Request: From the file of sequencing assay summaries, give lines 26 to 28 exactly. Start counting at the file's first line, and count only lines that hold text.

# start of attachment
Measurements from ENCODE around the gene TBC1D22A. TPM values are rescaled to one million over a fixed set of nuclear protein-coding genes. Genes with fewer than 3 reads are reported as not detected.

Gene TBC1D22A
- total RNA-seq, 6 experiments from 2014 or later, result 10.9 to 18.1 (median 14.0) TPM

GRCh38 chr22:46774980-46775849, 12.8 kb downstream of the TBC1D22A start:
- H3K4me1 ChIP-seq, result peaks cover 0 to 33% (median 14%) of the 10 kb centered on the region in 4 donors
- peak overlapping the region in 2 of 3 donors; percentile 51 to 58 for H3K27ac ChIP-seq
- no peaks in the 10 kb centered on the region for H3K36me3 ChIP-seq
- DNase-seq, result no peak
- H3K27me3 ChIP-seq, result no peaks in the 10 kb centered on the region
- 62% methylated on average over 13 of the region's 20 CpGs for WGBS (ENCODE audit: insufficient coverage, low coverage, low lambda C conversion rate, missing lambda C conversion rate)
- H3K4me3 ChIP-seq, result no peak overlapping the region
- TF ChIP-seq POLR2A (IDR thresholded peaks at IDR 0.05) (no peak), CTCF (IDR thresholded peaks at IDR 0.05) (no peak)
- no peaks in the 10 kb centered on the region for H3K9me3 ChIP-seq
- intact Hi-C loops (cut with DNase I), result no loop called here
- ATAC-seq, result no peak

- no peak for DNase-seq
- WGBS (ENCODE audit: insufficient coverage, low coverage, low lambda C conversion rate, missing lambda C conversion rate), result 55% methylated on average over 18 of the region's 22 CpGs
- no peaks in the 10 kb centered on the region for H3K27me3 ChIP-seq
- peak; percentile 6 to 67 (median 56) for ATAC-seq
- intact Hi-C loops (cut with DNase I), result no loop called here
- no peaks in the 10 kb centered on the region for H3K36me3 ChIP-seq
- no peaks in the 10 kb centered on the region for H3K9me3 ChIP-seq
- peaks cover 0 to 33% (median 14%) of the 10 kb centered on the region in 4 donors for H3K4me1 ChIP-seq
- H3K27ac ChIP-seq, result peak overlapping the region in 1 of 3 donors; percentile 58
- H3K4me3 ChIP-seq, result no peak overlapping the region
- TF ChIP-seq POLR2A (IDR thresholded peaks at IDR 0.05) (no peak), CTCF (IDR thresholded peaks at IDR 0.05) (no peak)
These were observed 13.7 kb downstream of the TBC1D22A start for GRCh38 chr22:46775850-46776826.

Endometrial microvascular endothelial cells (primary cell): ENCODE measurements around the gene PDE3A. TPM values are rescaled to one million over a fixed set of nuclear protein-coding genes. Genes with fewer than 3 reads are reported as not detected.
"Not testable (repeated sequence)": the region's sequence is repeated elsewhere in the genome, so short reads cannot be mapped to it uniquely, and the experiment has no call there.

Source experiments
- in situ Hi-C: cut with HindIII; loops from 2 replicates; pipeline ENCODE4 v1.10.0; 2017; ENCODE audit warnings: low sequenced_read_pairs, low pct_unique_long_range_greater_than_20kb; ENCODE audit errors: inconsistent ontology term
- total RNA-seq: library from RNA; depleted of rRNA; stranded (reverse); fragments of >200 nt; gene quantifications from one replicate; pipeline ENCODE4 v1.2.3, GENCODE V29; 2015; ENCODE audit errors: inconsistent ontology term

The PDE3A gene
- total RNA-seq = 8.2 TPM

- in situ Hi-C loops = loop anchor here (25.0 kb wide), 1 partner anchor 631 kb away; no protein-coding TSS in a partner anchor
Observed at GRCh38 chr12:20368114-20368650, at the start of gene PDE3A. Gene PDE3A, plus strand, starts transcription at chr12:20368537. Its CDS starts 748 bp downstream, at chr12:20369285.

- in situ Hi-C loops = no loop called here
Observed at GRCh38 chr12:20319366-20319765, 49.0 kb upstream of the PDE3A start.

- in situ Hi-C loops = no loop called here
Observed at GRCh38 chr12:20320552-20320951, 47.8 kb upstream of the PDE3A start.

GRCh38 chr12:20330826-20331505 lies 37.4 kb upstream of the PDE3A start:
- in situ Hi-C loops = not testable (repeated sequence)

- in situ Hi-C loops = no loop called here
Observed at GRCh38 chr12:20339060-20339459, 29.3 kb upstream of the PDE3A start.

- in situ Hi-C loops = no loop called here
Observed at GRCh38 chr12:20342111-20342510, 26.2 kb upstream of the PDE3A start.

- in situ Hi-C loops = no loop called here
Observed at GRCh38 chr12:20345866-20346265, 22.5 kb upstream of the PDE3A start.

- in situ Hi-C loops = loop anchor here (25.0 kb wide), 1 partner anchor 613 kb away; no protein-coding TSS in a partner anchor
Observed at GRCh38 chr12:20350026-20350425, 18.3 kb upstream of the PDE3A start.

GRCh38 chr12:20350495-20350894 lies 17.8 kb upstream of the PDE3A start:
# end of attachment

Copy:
- TF ChIP-seq POLR2A (IDR thresholded peaks at IDR 0.05) (no peak), CTCF (IDR thresholded peaks at IDR 0.05) (no peak)
These were observed 13.7 kb downstream of the TBC1D22A start for GRCh38 chr22:46775850-46776826.

Endometrial microvascular endothelial cells (primary cell): ENCODE measurements around the gene PDE3A. TPM values are rescaled to one million over a fixed set of nuclear protein-coding genes. Genes with fewer than 3 reads are reported as not detected.